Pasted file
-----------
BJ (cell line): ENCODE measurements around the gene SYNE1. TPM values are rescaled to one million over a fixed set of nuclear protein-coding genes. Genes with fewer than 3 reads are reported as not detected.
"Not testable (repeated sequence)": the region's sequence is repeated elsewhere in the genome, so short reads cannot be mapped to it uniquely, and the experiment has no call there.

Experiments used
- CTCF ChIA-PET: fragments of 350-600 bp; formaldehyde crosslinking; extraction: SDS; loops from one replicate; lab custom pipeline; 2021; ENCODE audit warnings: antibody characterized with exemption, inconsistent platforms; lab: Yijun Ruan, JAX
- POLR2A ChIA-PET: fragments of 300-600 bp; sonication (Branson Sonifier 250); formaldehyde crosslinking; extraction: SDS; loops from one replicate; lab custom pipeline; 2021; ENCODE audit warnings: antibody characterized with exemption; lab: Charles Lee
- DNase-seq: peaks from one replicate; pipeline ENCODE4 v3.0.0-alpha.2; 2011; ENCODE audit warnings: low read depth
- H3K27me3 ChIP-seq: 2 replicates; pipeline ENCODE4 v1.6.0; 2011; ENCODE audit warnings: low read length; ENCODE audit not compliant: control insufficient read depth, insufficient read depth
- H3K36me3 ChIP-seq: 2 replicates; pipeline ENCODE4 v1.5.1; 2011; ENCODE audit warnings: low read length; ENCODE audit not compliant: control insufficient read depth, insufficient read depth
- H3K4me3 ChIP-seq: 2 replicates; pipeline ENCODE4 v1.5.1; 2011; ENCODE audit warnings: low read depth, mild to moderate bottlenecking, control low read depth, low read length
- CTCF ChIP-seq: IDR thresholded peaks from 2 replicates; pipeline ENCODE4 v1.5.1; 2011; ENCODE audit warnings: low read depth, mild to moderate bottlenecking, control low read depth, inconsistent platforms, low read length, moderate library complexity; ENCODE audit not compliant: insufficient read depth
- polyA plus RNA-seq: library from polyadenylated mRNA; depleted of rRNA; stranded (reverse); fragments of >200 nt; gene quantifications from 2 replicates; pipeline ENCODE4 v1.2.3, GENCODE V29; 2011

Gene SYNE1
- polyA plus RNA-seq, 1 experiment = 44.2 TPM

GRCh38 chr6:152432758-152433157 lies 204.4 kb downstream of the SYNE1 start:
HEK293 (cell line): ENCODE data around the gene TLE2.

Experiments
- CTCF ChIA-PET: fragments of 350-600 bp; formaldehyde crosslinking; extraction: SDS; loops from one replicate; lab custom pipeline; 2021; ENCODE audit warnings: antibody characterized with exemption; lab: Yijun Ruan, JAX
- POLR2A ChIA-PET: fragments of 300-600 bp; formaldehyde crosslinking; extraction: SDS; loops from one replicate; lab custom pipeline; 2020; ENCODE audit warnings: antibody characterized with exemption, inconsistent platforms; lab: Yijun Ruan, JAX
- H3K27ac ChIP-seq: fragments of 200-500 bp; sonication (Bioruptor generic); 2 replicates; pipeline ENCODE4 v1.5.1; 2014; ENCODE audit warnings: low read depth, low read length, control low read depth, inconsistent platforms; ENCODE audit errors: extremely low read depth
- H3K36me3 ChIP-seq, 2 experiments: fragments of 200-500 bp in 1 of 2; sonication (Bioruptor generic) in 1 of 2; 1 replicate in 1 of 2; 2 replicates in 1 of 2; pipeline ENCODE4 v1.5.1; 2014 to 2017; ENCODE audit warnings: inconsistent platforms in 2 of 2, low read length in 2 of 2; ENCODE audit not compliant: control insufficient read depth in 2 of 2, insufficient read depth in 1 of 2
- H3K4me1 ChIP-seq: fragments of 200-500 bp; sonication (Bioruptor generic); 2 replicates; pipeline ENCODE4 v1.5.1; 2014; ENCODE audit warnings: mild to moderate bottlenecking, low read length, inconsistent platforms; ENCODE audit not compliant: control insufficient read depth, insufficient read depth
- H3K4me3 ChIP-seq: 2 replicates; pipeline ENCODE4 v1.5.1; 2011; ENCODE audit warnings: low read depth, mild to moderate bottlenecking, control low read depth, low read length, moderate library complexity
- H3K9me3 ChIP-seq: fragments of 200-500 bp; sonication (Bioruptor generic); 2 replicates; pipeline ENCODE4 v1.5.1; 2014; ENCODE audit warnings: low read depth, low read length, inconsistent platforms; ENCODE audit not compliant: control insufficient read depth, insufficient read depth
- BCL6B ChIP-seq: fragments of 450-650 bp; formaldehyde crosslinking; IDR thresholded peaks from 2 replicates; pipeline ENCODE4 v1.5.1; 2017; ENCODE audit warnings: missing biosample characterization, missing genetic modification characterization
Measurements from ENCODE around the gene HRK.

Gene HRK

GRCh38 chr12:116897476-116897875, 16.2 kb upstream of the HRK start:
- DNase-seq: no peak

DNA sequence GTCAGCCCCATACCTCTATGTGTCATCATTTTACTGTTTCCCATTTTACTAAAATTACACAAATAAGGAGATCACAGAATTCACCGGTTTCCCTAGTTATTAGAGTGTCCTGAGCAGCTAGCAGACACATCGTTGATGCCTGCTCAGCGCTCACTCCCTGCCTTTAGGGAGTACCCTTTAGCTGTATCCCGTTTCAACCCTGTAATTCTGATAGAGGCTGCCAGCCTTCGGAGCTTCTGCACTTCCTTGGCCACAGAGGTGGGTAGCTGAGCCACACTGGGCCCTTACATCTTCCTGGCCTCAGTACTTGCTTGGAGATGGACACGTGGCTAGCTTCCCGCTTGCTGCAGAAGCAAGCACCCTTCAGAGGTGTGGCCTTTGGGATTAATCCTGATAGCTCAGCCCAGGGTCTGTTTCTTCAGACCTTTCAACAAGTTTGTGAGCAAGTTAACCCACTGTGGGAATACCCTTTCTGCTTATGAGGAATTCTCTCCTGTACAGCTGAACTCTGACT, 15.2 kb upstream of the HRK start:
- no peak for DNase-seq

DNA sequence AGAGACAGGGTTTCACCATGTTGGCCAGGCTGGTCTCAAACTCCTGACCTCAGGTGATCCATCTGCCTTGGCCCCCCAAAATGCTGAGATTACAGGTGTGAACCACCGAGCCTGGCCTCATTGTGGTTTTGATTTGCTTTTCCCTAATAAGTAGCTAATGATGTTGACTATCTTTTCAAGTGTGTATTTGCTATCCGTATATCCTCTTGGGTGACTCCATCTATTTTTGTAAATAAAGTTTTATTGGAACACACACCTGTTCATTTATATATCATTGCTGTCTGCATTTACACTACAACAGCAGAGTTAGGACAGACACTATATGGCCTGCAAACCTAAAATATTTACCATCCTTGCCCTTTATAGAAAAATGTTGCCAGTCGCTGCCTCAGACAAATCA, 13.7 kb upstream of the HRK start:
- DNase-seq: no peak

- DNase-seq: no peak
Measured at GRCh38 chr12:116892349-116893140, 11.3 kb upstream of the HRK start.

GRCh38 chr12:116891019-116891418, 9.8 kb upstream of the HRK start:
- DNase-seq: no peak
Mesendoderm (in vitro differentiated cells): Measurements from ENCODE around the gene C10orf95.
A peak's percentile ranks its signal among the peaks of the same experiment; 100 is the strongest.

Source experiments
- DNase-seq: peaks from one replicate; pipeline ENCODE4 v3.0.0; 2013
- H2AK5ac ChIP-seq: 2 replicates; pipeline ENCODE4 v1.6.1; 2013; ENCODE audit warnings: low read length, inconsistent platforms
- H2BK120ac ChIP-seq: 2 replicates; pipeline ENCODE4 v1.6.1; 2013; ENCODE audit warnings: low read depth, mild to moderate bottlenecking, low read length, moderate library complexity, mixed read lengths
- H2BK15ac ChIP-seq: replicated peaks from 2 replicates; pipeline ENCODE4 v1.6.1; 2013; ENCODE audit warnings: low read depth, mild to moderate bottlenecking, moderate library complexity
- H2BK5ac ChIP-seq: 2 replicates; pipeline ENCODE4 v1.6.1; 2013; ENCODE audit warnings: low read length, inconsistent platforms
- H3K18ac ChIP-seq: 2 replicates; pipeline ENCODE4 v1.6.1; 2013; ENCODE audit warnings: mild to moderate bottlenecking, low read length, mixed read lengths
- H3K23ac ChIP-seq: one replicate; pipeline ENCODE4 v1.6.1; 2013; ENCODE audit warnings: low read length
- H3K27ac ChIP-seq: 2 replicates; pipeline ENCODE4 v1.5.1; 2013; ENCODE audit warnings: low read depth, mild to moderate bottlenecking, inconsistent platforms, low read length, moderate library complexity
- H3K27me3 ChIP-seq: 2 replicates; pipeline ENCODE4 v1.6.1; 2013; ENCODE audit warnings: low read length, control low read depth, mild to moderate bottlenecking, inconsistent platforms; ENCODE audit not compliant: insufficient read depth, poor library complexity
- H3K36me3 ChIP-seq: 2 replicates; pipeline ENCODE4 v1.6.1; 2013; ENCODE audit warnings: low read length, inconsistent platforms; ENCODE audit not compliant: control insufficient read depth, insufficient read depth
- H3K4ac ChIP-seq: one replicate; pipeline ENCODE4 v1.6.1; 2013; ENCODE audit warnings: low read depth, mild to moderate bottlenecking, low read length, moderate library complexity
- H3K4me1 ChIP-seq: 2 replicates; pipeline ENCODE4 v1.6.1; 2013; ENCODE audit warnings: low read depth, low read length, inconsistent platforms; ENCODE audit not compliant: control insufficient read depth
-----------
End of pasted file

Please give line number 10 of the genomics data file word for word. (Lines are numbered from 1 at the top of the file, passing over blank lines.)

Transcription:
- CTCF ChIP-seq: IDR thresholded peaks from 2 replicates; pipeline ENCODE4 v1.5.1; 2011; ENCODE audit warnings: low read depth, mild to moderate bottlenecking, control low read depth, inconsistent platforms, low read length, moderate library complexity; ENCODE audit not compliant: insufficient read depth